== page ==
It's easy (at least for me) to overlook this, and you can imagine my surprise discovering that all the STDERR of the spawned process goes straight to STDOUT, and the filehandle for $err is undefined. What's not so easy is to discover how one can address this issue. IMHO, the "Do What I Mean" mantra has been spectacularly betrayed here, where I would expect a brand new handle to be created for me. Just like $wtr and $rdr, you know. Just like the filehandle in open().

Thanks to this thread, I discovered one solution to the problem: gensym. Here's a working snippet, at last:

# see also

use strict;
use warnings;
use IPC::Open3 qw( open3 );
use Symbol;    # provides gensym

my ($in, $out, $err);
$err = gensym();  # Aha! This was what I was after
my $pid = open3($in, $out, $err, '/bin/ls', '/path/to/inexistent', '/tmp')
  or die "open3(): $!";

my @emsg = <$err>; # The error comes from here
print {*STDOUT} "process STDERR: @emsg\n" if @emsg;

my @omsg = <$out>; # Output for existing stuff
print {*STDOUT} "process STDOUT @omsg\n" if @omsg;


poletti@PolettiX:~/sviluppo/perl$ perl
process STDERR: /bin/ls: /path/to/inexistent: No such file or directory

process STDOUT /tmp:

Something to remember well for the future...

Thursday March 29, 2007
08:52 AM

project's todo with hiveminder

Using Hiveminder's command line interface (described here), I put together this simple wrapper shell script:

if [ -z "$1" ] ; then --tag project-name list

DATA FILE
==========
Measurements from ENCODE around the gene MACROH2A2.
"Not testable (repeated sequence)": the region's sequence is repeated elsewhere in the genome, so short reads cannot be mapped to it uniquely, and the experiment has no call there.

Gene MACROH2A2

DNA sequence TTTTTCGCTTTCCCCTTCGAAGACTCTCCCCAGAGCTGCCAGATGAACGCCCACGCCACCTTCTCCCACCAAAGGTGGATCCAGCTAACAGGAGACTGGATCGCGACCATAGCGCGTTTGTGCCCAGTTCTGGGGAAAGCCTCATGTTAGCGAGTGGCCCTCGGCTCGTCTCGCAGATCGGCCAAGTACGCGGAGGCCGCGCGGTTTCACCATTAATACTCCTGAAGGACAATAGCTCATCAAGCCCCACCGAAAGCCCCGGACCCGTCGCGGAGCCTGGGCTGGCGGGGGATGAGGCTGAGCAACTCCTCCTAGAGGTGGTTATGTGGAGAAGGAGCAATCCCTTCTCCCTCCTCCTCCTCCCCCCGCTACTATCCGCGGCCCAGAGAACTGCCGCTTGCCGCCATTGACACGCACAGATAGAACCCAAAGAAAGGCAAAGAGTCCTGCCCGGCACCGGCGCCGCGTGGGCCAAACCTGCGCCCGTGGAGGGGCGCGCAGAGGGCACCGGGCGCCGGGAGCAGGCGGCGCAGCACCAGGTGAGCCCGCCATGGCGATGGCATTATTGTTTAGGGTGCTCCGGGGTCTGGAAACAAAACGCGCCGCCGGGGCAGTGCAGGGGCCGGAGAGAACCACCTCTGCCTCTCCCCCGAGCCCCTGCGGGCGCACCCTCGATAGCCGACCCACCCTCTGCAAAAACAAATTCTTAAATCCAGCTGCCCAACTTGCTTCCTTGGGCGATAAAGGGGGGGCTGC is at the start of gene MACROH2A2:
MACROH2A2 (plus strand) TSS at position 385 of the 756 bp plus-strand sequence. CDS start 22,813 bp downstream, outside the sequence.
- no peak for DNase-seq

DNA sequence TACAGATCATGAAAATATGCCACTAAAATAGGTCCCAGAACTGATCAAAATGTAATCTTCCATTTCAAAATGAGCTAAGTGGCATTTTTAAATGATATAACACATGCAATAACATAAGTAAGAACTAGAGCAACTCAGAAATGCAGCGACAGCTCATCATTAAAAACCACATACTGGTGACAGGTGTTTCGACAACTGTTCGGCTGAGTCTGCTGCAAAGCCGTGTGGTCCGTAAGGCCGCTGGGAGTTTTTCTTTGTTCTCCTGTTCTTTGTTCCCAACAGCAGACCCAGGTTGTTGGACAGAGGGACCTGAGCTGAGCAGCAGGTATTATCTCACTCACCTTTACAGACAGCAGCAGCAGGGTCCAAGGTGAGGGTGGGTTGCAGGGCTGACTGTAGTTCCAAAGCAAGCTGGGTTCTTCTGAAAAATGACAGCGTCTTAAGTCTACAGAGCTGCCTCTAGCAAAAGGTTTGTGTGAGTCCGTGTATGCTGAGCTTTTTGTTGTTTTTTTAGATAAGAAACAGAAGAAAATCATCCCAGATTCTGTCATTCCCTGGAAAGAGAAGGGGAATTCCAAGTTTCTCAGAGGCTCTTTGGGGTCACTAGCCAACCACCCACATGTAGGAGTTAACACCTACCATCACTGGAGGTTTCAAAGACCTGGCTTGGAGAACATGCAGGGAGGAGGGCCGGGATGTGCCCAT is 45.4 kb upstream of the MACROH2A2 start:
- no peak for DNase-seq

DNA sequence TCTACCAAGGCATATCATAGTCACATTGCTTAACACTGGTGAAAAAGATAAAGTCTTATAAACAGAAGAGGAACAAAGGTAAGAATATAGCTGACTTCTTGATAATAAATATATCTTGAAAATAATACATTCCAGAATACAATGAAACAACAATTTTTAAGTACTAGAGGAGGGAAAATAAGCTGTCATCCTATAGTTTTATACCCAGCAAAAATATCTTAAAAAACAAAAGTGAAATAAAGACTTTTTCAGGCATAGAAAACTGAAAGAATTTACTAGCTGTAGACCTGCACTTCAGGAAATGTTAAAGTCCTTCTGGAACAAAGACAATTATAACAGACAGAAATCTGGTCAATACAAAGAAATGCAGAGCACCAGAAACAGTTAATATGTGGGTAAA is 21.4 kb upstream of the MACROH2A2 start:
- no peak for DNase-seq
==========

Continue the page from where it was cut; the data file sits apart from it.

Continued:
else --tag project-name "$@"

that I install in the "bin" directory of my new projects. In this way, I'm able to track to-dos via this simple interface within the project ("project-name" above in the script is "rubrica" in the example below):

# List, by default
pinco@pallo /path/to/rubrica$ bin/todo
1H27 aggiungere le foto nella lista globale [rubrica]
1H35 verificare gli errori nella gestione delle pagine [rubrica]

# Todo set to "done"
pinco@pallo /path/to/rubrica$ bin/todo done 1h27
Finished task

# Task addition
pinco@pallo /path/to/rubrica$ bin/todo add 'verificare ordinamento per cognome'
Created task

# List (updated)
pinco@pallo /path/to/rubrica$ bin/todo
1H35 verificare gli errori nella gestione delle pagine [rubrica]
1KH7 verificare ordinamento per cognome [rubrica]

Update: I also added a little function into my .bashrc to automatically call the bin/todo script if available, or to call if not.

function todo () {
    if [ -e 'bin/todo' ]; then
        bin/todo "$@";
    else "$@";

In this way, when I'm inside the directory of one of my projects that have a bin/todo, this is what gets called. Otherwise, it is a simple proxy for the straight script.

Update: I ended up getting rid of the script and adding a simple .todo-tags file where I need it. I also substitued the shell function with the following script:


if [ -e '.todo-tags' ] ; then
   taglist=$(cat .todo-tags | sed 's/^/--tag /')
echo $taglist "$@" $taglist "$@"

In the .todo-tags all tags are on different lines and cannot have spaces, of course, but this works for me 100% of times.

Tuesday February 20, 2007
06:43 PM

The Sieve of Eratosthenes

Translating a python function for a sieve of eratosthenes (a way to detect prime numbers), I've come up with this:

sub eratosthenes {
   my %D;
   my $q = 2;
   return sub {
      while (defined(my $p = delete $D{$q})) {
         my $x = $p + $q;
         $x += $p while exists $D{$x};
         $D{$x} = $p;
      } ## end while (defined(my $p = delete...
      $D{$q * $q} = $q;
      return $q++;
} ## end sub eratosthenes

It's nice, even if it tends to blow for increasing values (due to memory requirements).